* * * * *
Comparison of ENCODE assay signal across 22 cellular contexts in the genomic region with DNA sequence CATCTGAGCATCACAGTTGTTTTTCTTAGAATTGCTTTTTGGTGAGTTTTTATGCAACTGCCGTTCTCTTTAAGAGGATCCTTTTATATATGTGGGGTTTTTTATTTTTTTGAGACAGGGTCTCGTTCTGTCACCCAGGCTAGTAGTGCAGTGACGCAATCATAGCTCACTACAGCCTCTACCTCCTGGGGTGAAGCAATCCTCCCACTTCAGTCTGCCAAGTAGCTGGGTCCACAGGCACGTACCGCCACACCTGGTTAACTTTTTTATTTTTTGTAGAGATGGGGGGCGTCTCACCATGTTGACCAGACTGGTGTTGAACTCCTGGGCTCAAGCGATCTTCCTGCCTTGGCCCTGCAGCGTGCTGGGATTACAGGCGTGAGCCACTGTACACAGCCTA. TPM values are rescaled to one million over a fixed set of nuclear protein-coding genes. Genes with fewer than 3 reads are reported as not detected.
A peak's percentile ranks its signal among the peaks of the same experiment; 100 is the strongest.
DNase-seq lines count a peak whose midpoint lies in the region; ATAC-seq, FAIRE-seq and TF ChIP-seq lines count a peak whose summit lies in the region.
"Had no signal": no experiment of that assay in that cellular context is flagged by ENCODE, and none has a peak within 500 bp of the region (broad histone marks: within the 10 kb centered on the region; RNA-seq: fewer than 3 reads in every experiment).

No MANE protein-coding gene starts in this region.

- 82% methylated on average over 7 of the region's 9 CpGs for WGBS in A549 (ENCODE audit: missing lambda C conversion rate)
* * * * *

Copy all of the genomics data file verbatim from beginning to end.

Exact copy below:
Comparison of ENCODE assay signal across 22 cellular contexts in the genomic region with DNA sequence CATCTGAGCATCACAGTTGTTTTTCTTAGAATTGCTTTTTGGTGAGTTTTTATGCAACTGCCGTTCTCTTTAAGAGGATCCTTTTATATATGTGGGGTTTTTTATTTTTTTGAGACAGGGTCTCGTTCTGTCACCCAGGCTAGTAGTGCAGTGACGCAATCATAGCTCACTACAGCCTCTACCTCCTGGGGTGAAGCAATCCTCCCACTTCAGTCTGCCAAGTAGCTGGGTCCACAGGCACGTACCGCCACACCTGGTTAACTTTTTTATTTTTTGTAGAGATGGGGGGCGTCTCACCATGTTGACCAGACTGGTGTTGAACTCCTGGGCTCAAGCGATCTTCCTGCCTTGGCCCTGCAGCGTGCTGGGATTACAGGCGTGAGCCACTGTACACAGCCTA. TPM values are rescaled to one million over a fixed set of nuclear protein-coding genes. Genes with fewer than 3 reads are reported as not detected.
A peak's percentile ranks its signal among the peaks of the same experiment; 100 is the strongest.
DNase-seq lines count a peak whose midpoint lies in the region; ATAC-seq, FAIRE-seq and TF ChIP-seq lines count a peak whose summit lies in the region.
"Had no signal": no experiment of that assay in that cellular context is flagged by ENCODE, and none has a peak within 500 bp of the region (broad histone marks: within the 10 kb centered on the region; RNA-seq: fewer than 3 reads in every experiment).

No MANE protein-coding gene starts in this region.

- 82% methylated on average over 7 of the region's 9 CpGs for WGBS in A549 (ENCODE audit: missing lambda C conversion rate)